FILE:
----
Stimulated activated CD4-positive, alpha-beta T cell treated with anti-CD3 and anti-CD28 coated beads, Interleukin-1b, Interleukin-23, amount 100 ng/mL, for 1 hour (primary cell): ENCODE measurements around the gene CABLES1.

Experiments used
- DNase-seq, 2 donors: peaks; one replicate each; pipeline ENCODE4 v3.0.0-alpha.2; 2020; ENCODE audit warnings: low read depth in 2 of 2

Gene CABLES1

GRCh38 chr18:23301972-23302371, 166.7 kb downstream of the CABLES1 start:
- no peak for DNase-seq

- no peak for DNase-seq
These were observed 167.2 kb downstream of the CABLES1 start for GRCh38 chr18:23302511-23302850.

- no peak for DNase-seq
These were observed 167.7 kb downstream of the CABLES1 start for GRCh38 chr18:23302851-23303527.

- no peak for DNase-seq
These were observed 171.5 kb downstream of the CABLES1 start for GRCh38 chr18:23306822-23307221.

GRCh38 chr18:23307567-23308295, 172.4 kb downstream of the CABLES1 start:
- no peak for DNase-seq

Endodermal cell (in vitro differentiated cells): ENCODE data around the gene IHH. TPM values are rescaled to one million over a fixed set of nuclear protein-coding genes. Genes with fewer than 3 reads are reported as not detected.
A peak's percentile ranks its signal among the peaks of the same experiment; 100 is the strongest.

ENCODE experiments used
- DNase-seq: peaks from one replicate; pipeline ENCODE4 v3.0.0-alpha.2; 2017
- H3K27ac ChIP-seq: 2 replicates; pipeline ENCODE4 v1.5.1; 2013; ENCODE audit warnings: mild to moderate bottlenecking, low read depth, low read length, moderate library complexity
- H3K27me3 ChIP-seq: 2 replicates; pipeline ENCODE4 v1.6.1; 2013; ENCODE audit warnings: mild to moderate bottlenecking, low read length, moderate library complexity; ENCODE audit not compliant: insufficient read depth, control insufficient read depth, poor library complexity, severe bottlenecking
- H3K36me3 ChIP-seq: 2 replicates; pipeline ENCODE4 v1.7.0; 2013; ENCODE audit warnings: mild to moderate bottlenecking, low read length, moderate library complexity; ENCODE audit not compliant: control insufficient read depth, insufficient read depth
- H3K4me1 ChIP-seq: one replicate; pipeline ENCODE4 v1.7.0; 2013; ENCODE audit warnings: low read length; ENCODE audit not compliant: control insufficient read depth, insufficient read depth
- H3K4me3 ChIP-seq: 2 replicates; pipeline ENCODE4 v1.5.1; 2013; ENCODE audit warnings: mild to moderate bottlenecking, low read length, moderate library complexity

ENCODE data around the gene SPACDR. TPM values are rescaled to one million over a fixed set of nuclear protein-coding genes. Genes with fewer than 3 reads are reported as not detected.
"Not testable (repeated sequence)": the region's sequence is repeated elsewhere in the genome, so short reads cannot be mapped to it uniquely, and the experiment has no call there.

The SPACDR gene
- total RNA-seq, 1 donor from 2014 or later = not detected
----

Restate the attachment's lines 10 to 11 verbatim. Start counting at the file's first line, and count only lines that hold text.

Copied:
These were observed 167.7 kb downstream of the CABLES1 start for GRCh38 chr18:23302851-23303527.

- no peak for DNase-seq